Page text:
Deon felt that instead of writing a memoir or a blog, a podcast was an interesting way to approach the expose. He was considering that fundamental journalistic debate – it may be in the public interest, but is it interesting to the public?

"I wanted to talk about what happened to me and the layers of complicity that make this possible while at the same time doing it in a way that people have to pay attention because they can't stop listening."

Wiggett isn't a journalist but he is one at heart. He always wanted to be one and was one for a little while – for 15 months around 2001. 

A year and three months to give up his passion

"Lots of people in high school don't know what they want to become and I never had any doubt whatsoever. I wanted to be a journalist. I love writing, I've always loved words and I love the way that words come together and shape and merge and morph and all that falls apart are syllables and then it all comes together again. Words are a phenomenal tool. You can hear the kind of thing that I'm writing by the sound of my typing. I never had any doubt about what I wanted to be a journalist. And then I met a journalist…"

In Stellenbosch he joined Die Matie where he hung out with a "gang of journalists" including News24 editor Adriaan Basson, Rapport editor Waldimar Pelser and the late Mandy Rossouw. He was going to do a Master's in journalism but instead went to work as a junior reporter for The Citizen newspaper. It took a year and three months before he gave up his passion.

"I realised that I can't be a journalist because it frightens me. I didn't know what was frightening me. I knew that it didn't make me happy. That is the weird thing with repressed memories of sexual abuse. That is the thing that makes you anxious but you don't know what that is. So you spend your life trying to find the root of your anxiety and looking in all the wrong places and making a fuck ton of unhealthy decisions along the way because you know that you are frightened and you know that you're not a bad person. But why are you scared and why do you feel like a bad person?"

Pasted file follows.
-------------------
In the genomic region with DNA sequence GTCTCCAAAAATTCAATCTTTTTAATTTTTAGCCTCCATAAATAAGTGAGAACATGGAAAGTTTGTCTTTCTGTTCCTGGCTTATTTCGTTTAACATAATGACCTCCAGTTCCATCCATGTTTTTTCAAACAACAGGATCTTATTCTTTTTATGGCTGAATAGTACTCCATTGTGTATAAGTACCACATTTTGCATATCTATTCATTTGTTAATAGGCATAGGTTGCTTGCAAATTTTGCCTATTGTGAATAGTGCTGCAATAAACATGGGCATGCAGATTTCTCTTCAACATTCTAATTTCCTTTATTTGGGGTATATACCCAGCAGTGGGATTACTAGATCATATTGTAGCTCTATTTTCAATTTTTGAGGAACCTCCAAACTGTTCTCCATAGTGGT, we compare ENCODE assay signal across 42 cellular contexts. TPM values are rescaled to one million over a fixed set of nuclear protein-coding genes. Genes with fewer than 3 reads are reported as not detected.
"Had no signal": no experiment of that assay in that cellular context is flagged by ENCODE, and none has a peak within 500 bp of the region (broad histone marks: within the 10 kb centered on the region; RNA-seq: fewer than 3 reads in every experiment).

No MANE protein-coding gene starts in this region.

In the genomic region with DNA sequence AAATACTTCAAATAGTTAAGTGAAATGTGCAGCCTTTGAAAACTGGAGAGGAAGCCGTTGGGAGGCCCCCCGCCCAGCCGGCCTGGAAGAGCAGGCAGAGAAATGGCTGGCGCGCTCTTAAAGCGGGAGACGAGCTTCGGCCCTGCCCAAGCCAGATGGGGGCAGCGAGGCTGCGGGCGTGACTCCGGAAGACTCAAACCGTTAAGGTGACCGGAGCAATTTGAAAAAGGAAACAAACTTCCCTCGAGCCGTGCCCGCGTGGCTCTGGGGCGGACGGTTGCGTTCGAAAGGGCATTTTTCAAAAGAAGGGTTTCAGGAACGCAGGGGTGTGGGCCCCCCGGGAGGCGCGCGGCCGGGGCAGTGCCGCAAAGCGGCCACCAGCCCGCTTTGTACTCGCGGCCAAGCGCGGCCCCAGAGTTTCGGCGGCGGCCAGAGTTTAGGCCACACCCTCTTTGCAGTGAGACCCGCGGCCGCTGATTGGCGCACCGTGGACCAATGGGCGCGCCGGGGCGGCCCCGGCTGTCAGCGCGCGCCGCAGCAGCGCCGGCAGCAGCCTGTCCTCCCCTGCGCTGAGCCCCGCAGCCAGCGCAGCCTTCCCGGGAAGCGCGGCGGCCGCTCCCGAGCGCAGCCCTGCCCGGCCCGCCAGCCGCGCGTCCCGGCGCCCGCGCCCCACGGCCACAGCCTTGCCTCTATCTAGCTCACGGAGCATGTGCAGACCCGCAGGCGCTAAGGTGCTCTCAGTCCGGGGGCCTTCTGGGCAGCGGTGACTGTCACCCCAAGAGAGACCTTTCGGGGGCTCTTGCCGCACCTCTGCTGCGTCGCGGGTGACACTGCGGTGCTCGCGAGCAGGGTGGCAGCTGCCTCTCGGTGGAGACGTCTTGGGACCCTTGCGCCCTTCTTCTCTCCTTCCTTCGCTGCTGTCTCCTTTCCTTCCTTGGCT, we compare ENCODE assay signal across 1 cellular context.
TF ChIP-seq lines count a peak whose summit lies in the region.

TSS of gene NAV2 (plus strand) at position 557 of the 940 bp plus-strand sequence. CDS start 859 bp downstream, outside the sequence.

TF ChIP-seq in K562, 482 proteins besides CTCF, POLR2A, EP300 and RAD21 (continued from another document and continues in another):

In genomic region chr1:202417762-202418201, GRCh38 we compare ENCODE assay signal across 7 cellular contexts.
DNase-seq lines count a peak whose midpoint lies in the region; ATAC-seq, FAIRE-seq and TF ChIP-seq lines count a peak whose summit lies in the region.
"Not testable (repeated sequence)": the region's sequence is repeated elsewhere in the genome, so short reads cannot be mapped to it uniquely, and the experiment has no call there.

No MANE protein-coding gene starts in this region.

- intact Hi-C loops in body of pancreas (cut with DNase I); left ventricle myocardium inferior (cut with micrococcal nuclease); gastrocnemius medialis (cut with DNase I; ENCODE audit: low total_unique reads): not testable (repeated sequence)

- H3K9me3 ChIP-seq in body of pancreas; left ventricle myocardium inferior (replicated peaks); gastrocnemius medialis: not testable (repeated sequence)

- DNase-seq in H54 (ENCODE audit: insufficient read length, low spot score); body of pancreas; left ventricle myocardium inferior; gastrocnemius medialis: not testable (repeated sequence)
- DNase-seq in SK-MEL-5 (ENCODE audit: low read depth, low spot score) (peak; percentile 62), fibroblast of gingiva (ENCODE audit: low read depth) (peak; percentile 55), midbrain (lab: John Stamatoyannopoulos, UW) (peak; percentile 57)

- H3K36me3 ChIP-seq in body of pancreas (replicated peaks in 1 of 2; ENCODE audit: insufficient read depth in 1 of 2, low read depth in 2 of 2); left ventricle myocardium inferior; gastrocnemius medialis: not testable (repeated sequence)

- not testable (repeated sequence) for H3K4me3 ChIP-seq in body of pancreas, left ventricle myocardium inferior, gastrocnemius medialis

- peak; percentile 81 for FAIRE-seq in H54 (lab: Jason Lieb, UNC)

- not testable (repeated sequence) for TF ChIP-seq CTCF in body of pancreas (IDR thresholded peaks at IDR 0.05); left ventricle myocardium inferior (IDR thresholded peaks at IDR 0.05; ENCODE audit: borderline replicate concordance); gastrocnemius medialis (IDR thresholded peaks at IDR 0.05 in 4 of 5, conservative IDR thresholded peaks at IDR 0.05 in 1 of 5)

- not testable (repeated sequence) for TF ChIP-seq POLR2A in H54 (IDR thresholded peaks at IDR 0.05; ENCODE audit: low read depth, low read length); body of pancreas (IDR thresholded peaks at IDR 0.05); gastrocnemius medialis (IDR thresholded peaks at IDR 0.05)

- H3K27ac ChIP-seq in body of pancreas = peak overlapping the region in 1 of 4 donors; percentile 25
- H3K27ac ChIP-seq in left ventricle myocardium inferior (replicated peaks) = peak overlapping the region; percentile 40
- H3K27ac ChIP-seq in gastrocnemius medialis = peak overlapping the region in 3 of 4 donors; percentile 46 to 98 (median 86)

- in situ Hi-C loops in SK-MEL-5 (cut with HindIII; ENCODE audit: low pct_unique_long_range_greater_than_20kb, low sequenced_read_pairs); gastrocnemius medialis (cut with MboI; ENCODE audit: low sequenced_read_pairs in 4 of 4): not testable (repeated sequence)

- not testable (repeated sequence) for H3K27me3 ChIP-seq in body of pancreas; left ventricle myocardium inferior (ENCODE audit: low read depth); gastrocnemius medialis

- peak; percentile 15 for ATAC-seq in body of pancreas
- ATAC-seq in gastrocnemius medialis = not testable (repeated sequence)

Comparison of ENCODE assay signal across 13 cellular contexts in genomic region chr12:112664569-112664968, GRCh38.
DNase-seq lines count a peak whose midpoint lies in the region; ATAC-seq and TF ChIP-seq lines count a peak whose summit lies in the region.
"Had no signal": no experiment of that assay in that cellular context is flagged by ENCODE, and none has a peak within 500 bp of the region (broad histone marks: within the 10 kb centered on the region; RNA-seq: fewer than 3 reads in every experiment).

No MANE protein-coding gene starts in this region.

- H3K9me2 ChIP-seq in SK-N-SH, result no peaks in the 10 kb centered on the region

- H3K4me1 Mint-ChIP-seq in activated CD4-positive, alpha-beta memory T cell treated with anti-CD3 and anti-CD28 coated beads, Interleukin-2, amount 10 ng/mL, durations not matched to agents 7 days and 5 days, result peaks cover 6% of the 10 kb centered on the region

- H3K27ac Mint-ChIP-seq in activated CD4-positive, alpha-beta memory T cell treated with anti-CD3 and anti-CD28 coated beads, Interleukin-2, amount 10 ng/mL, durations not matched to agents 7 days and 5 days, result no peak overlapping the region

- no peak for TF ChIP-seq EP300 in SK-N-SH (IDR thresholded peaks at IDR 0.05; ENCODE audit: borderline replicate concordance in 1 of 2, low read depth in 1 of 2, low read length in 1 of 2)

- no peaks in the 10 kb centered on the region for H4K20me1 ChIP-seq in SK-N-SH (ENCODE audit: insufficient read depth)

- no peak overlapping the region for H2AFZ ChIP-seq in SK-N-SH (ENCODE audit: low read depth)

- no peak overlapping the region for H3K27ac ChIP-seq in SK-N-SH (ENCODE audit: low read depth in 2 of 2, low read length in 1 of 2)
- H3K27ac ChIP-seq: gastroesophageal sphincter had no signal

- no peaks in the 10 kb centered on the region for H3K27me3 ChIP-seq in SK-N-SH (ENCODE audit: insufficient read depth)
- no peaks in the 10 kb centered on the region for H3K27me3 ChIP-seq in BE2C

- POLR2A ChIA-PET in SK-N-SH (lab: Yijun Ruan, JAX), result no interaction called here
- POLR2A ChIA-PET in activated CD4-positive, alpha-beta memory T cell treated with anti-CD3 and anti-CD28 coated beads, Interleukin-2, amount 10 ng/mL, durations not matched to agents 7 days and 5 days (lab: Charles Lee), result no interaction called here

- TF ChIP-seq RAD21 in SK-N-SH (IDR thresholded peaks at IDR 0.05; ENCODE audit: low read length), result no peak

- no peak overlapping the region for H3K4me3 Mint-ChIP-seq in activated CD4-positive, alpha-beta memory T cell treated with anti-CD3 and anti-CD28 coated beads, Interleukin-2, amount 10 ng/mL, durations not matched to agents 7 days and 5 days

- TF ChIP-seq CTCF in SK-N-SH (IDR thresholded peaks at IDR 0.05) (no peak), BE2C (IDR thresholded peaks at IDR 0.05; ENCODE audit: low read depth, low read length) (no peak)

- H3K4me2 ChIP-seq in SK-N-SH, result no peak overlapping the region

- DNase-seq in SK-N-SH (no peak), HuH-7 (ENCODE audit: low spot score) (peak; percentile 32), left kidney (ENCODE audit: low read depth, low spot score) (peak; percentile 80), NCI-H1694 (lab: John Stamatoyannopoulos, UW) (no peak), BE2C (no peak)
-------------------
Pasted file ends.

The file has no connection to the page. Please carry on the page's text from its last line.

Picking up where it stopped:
Retrospectively, he has no doubt that he left journalism because of Breytenbach.

"Every day I was doing things that in some way reminded me of him without consciously being reminded of him. There was too much conflict in journalism for me. I felt extremely vulnerable and emotionally ill-equipped to deal with such an explicitly adversarial environment."

Running from the anxiety

Instead he pursued a career in advertising where he won awards and was very successful. But he was always on the move, running from the anxiety. There was a brief three-year sojourn in London but he says, he loves Johannesburg and this is home. Almost on cue, as if a sound editor had added them for emphasis to a podcast, the Hadedas in the garden screech in chorus.

"There's this dark fucking passenger at the edge of my conscience that keeps screaming in a way that I can't quite grasp," he explains. "It's not like the past 40 years of my life have been unmitigated heartache and hell. I have been happy and often."

Now on the verge of turning 40, Wiggett has in a way returned to his life's passion with My Only Story.

He has been heralded a "hero" by some. "Courageous and brave." Some may be expecting a hagiographic profile by News24 considering the coverage of the past few weeks, but I have some difficult questions for Wiggett about the way the story has rolled out. I am sure to tread carefully though, with empathy and sensitivity.

The criticism I have heard most about the "live investigation" style which he has pursued is, why didn't he go to the police first and allow authorities to investigate rather than doing it himself. It's the question he gets asked most often. He did open a case with the cops but only after the podcast launched.

"Because now there's a tried and tested method, hey!" he shoots back sarcastically. "Well why do I have to go to the police first? I mean, this is my trauma that I'm dealing with and I know that if I go to the police and lay an isolated charge that nothing will come of it because it will be a little droplet of a statistic… So my feeling was, nobody in the police has the capacity or the drive to put together this big an historical investigative operation. But maybe I can."

But what about the law and the criminal justice system?